Proud Boys leader makes his white supremacism and anti-Semitism explicit
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Proud Boys leader makes his white supremacism and anti-Semitism explicit

Wants the group to follow suit

One administrator of a Proud Boys channel said that activist Kyle Chapman, seen at a 2017 rally in Portland, Ore., "didn't stage a coup." (Natalie Behring/Getty Images)
One administrator of a Proud Boys channel said that activist Kyle Chapman, seen at a 2017 rally in Portland, Ore., "didn't stage a coup." (Natalie Behring/Getty Images)

One of the leaders of the Proud Boys, the far-right group that President Donald Trump told to “stand back and stand by” during a presidential debate, is trying to rebrand the organization as explicitly white supremacist and anti-Semitic.

Kyle Chapman, the founder of a “tactical defense arm” of the Proud Boys known for engaging in street violence, claimed in a message on the encrypted chat app Telegram that he has staged a “coup” against the current leader of the Proud Boys — a Black man named Enrique Tarrio.

“We will confront the Zionist criminals who wish to destroy our civilization,” Chapman wrote after using other bigoted language. “We recognize that the West was built by the White Race alone and we owe nothing to any other race.”

Chapman also wrote that he has renamed the group the Proud Goys, referring to the Jewish term for non-Jews that neo-Nazis have tried to appropriate and use to symbolize their anti-Semitism.

The move comes as the Proud Boys are preparing to protest with other right-wing groups in Washington, D.C., on behalf of Trump’s unsubstantiated claims that the presidential election was stolen from him through widespread voter fraud.

It is unclear how Chapman’s call has been received by others in the group. Other Proud Boys channels on Telegram have not reflected the changes he wants to institute, and a message from the administrator of one said, “No, we are not the Proud Goys. No, Kyle didn’t stage a coup,” and then referred to him with an ableist slur.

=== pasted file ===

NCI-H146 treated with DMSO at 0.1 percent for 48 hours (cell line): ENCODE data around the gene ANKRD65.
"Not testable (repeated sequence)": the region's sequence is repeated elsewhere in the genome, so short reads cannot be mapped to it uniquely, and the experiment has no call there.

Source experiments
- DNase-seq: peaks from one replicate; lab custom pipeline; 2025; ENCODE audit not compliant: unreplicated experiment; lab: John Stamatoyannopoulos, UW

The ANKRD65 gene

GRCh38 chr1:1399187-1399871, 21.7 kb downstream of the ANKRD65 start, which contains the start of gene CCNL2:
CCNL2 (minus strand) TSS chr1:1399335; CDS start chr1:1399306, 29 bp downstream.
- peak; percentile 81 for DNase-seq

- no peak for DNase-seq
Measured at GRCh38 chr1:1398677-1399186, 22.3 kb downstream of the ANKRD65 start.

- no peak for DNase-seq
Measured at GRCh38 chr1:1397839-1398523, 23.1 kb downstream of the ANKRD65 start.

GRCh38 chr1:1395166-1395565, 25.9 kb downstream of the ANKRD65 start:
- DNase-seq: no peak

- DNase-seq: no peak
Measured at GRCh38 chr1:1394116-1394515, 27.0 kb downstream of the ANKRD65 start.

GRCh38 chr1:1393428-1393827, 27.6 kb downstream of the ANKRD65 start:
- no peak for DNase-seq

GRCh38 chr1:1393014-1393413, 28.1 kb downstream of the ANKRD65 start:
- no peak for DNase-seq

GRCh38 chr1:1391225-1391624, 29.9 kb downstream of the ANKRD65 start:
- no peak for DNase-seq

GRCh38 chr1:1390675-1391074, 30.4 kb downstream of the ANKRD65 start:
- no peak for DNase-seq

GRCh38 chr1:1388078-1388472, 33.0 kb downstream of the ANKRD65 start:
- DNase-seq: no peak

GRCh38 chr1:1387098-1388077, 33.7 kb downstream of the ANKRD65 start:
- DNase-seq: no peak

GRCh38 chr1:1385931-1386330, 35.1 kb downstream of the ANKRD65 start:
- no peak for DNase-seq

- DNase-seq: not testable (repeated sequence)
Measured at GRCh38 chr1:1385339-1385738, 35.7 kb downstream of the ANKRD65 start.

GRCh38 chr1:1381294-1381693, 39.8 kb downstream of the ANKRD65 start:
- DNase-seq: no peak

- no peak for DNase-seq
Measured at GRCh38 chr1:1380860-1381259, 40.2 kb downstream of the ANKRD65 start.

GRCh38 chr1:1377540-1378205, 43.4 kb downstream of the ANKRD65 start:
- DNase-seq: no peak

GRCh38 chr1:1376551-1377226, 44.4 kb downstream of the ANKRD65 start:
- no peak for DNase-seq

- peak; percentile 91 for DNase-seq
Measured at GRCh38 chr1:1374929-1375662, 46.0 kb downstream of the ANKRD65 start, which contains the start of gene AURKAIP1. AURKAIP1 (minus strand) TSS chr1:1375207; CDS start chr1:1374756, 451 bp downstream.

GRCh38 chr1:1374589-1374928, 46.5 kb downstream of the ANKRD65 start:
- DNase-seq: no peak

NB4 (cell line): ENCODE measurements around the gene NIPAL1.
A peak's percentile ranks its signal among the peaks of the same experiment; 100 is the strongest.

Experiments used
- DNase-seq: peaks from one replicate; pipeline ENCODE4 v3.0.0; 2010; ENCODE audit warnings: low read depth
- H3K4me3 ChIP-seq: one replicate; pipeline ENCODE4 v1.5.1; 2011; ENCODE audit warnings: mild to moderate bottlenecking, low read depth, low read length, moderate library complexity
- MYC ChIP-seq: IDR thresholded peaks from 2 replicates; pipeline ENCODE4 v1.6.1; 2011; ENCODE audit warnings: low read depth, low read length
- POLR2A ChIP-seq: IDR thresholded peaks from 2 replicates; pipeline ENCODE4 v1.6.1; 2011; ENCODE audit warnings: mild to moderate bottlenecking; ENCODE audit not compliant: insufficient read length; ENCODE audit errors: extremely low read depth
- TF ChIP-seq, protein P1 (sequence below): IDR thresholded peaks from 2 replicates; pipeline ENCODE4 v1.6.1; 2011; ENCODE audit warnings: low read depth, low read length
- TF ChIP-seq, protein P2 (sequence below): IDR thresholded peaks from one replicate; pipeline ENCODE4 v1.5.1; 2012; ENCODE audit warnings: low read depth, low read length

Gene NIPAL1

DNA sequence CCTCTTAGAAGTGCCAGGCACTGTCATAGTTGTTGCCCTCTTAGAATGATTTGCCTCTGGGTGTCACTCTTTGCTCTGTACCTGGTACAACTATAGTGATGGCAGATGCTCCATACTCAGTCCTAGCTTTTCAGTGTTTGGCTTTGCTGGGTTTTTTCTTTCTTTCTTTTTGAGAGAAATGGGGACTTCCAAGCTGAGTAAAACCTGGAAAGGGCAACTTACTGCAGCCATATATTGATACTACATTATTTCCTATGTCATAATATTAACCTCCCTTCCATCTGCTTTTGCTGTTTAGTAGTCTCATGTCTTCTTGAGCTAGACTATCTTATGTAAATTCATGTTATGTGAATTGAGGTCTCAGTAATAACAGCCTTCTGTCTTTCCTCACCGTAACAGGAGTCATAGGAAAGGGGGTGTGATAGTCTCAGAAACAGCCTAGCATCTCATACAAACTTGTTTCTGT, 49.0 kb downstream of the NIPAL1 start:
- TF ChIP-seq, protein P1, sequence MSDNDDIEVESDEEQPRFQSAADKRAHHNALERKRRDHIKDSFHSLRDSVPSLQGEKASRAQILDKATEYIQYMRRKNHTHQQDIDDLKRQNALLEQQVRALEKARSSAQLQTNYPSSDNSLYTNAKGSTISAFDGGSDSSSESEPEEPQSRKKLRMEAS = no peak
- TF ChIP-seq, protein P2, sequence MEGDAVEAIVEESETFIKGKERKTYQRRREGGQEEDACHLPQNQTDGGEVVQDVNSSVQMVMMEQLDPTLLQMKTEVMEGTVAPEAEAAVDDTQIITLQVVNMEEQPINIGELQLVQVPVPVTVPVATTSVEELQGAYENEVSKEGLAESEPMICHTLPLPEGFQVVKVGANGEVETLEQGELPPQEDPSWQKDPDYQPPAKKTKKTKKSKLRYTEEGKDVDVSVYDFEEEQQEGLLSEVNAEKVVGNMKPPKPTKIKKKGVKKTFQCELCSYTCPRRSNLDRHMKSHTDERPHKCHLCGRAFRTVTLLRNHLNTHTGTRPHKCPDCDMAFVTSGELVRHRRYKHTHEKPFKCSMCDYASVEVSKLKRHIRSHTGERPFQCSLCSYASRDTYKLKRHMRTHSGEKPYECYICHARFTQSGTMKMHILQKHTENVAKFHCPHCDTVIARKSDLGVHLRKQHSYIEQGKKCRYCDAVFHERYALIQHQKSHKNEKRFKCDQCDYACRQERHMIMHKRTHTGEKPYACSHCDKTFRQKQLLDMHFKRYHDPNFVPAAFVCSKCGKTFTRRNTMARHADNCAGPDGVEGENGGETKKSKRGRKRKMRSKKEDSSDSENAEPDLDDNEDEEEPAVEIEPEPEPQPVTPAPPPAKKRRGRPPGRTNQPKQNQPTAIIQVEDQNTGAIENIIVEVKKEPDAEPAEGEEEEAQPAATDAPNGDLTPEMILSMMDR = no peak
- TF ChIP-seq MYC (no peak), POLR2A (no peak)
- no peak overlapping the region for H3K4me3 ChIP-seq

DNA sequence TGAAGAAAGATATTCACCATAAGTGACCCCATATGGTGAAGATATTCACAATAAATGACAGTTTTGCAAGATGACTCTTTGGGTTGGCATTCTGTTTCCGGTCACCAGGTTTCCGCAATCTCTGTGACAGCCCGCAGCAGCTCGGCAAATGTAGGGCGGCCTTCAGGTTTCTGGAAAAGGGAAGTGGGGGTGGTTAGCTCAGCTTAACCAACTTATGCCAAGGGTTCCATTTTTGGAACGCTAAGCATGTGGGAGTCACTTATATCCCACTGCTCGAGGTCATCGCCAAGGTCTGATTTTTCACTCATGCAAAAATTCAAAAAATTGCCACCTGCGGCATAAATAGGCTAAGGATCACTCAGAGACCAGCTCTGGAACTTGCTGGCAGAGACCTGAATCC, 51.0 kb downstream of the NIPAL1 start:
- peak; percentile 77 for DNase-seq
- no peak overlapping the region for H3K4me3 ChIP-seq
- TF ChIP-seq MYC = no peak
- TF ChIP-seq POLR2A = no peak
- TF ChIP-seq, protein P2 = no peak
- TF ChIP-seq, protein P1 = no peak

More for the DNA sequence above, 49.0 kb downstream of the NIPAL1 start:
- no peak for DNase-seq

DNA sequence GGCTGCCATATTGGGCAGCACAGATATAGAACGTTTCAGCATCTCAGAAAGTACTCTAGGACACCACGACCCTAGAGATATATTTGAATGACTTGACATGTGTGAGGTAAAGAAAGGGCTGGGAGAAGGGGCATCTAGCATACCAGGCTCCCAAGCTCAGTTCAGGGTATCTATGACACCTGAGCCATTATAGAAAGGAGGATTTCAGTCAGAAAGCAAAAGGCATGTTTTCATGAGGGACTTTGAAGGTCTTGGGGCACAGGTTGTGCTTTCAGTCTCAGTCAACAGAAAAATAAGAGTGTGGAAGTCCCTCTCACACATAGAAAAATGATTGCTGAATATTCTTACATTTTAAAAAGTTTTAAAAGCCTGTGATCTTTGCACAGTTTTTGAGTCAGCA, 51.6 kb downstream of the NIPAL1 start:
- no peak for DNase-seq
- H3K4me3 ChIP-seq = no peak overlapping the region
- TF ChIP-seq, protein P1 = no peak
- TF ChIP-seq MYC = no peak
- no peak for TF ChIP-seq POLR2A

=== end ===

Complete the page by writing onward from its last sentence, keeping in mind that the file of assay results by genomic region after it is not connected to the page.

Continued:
The Proud Boys were founded in 2016 by Gavin McInnes, a far-right provocateur and misogynist who also co-founded the Vice media brand. The group has billed itself as a “Western chauvinist” fraternal organization but thus far has insisted that its preference for “Western civilization” was not built on racist or anti-Semitic views. It has a chapter in Israel.

“I denounce anti-Semitism. I denounce racism. I denounce fascism,” Tarrio has said, according to the right-wing outlet Washington Times. “I denounce communism and any other -ism that is prejudiced toward people because of their race, religion, culture, tone of skin.”

However, the Proud Boys have documented ties to white supremacist groups. McInnes posted videos surrounding a 2017 trip to Israel in which he made anti-Semitic statements. A former Proud Boys member was the organizer of the deadly 2017 white supremacist rally in Charlottesville, Virginia.

Members are known for wearing gold-and-black Fred Perry polo shirts, which the retailer has discontinued in opposition to the group, and engaging in street brawls with left-wing protesters.

At the first presidential debate in September, when asked if he denounced the group, Trump told the Proud Boys to “stand back and stand by.” Trump later said he didn’t know about the group and told it to “stand down.” But the group adopted “stand back and stand by” as a rallying cry, sparking fears that Trump’s words would encourage far-right groups to foment unrest on Election Day.

That has not happened, but the Proud Boys and other right-wing groups are preparing to mobilize in support of Trump’s false claims of election fraud. On Saturday, protesters are expected to converge on Washington in an event being billed as a “Million MAGA March.” The rally is being led by Scott Presler, a pro-Trump activist who has been affiliated with ACT for America, an anti-Islamic group.

In his post on Telegram, Chapman said he deposed Tarrio, whom he referred to with a racial slur. He wrote that the group will now focus on “the issues of White Genocide, the failures of multiculturalism, and the right for White men and women to have their own countries where White interests are written into law and part of the body politic.”

“White genocide” is a myth advanced by white supremacists that falsely claims that nonwhite immigration and interracial marriage are a conspiracy to destroy white people.

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